Of course, I should still update the probability based on each roll I see, so maybe that counts as “[changing] my [beliefs]”? I’m not sure. Maybe my point is just that I’m not clear on what difference you’re making between those two options. Really, your first option, “[taking] a stance of strong epistemic and moral modesty, and never [taking] a position with confidence,” could also describe the situations I touched on above.
Adding to the Markdown parsing comment: if we’re going to type in Markdown anyway instead of having a proper WYSIWYG editor (make no mistake; I prefer the former!) (Although I see that highlighting text causes a WYSIWYG panel to open up, which I think is excellent), I think it makes sense to separate the raw input from the formatting. I would prefer a system such as Reddit or Stack Exchange have, where the text-box shows the raw Markdown, and the resultant formatted text is displayed elsewhere for review. Combining the two into one area makes fine editing more difficult.
I’m inclined to believe that this would also go some way toward fixing Jiro’s underscore issue, since “[struggling] with a malicious parser” is somewhat easier when you have easy access to the parser’s input and output. It might not help as much as I think, though, and it would indeed be easier not to have to struggle. (Jiro, as a workaround I would recommend surrounding the offending text with backticks, e.g. `expand_less`.
Even if the money alone isn’t enough to warrant the scientist to publish in a no-name journal, the journal would soon stop being a no-name journal because scientists would expect that their colleges want to publish in the journal to get the money. That expectation makes the journal more prestigious. The expectations that other people expect the journal to get more prestigious in-turn will increase it’s prestige.
I’m inclined to dispute this point. Setting quite aside the difficulty of setting up such a project, supposing that the money came ex nihilo and we magically caught the ear of prestigious scientists… it is my intuition that our journal would nevertheless fail to gain prestige. I believe that scientists who published with us would be seen as having been “bought”, and I expect that this scorn would overpower any demonstrable merit the research or our journal as a whole possessed. “I want to publish in this journal to get the prize money” is a different motivation than “I want to publish in this journal because it has prestige,” and I don’t think that gap is as easily crossed as you seem to think.
The Navbar is transparent on the About page on Android—when I scroll down, the content and the navbar text overlap each other. Not sure if that’s intentional, but it seems a bit awkward to me.
Actually, much of my experience on Android has been buggy—is mobile performance not a high development priority right now?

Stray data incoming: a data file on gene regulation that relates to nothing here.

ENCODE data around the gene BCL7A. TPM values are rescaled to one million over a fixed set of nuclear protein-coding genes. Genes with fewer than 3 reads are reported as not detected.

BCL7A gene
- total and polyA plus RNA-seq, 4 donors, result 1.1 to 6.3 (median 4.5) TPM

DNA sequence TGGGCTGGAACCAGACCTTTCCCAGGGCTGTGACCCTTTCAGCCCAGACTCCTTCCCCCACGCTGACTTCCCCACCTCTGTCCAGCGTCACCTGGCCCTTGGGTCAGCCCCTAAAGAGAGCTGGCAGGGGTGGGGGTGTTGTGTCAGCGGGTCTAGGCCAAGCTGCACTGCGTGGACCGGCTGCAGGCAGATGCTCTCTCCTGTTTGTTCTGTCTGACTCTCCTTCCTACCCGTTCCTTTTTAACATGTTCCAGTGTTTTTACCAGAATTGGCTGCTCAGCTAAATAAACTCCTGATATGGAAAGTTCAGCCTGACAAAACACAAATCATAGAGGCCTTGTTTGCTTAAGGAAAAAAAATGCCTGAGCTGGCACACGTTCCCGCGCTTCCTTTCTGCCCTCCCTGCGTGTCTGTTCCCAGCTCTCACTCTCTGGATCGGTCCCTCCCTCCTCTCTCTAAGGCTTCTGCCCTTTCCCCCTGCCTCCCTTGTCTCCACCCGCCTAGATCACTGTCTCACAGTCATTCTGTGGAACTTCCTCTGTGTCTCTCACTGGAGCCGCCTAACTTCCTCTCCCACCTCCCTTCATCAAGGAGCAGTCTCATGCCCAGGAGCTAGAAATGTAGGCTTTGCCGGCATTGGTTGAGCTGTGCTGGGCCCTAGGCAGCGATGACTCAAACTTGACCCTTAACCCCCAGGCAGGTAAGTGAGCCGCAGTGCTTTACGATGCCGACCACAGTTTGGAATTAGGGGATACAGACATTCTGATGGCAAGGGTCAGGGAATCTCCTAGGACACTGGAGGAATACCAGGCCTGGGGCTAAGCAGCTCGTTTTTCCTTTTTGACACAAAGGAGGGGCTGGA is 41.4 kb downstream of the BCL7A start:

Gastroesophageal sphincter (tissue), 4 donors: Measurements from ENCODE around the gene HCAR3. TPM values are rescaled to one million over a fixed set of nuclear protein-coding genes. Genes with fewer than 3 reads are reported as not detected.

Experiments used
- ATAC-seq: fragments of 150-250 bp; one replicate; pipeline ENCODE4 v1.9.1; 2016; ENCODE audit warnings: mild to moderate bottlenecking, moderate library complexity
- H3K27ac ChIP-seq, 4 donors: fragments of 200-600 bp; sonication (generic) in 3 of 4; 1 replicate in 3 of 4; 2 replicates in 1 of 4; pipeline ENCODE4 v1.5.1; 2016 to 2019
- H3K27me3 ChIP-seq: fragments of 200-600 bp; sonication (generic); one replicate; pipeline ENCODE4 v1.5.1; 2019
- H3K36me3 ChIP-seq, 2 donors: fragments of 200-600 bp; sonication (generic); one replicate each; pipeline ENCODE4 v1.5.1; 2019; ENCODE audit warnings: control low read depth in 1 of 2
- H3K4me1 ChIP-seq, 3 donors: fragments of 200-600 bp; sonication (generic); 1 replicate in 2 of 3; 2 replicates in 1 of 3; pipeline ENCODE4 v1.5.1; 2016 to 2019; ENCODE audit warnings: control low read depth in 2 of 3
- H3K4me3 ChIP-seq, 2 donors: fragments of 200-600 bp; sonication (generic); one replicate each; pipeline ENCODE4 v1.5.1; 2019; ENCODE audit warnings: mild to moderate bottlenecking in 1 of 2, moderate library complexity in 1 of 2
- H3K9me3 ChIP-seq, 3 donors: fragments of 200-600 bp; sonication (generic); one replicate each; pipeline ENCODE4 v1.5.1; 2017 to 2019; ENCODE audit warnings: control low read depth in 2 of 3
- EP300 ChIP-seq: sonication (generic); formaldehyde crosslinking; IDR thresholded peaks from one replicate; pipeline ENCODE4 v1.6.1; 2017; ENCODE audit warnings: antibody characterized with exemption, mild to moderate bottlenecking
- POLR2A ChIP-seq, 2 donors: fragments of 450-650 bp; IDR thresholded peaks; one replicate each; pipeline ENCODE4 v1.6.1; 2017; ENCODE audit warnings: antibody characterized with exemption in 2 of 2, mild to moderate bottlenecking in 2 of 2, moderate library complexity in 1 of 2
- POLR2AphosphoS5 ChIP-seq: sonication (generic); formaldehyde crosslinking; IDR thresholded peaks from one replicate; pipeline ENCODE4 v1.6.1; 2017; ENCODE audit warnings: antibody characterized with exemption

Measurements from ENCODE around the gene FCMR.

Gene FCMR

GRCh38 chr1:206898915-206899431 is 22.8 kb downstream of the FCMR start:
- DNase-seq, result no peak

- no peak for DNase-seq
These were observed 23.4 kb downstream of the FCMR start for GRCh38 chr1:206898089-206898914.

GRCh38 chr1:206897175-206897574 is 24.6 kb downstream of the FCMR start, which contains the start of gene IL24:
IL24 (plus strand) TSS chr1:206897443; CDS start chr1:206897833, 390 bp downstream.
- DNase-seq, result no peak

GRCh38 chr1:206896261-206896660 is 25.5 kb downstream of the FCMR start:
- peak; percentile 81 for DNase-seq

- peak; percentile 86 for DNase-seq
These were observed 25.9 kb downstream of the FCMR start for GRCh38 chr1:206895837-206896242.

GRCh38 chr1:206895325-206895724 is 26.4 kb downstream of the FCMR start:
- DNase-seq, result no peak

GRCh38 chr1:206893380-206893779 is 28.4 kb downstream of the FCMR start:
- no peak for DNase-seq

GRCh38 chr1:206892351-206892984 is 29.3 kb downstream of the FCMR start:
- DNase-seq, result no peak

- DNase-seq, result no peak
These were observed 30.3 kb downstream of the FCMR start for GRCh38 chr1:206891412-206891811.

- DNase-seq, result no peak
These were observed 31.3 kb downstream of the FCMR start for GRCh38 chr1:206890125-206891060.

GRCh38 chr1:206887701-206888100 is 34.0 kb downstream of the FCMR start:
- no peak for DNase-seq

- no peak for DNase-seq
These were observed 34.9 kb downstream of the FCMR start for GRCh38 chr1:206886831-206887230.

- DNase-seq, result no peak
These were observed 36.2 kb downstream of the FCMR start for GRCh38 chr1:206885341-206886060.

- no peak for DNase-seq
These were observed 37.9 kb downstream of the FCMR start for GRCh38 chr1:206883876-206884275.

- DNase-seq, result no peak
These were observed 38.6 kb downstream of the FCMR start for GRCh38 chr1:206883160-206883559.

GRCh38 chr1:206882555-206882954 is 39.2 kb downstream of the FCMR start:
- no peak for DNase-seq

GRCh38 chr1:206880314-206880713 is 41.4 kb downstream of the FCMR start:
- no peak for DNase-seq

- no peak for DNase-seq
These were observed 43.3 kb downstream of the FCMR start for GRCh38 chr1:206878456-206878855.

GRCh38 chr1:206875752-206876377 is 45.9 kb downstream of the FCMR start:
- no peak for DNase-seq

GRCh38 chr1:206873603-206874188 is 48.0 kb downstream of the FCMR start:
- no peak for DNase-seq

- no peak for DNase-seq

… huh. I wonder if Neal Stephenson is a LW reader. See his (most recent?) book, REAMDE, for an implementation of this idea.
I’m not sure that the difference between 4D states and 3D states is meaningful, with respect to eudaimoniac valuations. Doesn’t this overlook the fact that human memories are encoded physically, and are therefore part of the 3D state being looked at? I don’t see any meaningful difference between a valuation over a 4D state, and a valuation over a 3D state including memories of the past.
In other words, I can think of no 3D state whose eudaimoniac valuation is worse than that of the 4D state having it as its endpoint.
(In fact, I can think of quite a few which may in fact be better, for pathological choices of 4D state, e.g. ones extending all the way back to the Dark Ages or before.)
P.S. Is there a standardized spelling for the term which I have chosen to spell as “eudaimoniac”? A quick Google search suggested this one as the best candidate.
Oh dear; how embarrassing. Let me try my argument again from the top, then.
… Just to check: we’re talking about Microsoft Office’s Clippy, right?
Ha! No. I guess I’m using a stricter definition of a “mind” than is used in that post: one that is able to model itself. I recognize the utility of such a generalized definition of intelligence, but I’m talking about a subclass of said intelligences.
Which sounds like that fuzzily-defined “conscience” thing. So suppose I say that this “Stone tablet” is not a literal tablet, but is rather a set of rules that sufficiently advanced lifeforms will tend to accord to? Is this fundamentally different than the opposite side of the argument?
I’m not sure that was ever a question. :3
… which doesn’t solve the problem, but at least that AI won’t be giving anyone… five dollars? Your point is valid, but it doesn’t expand on anything.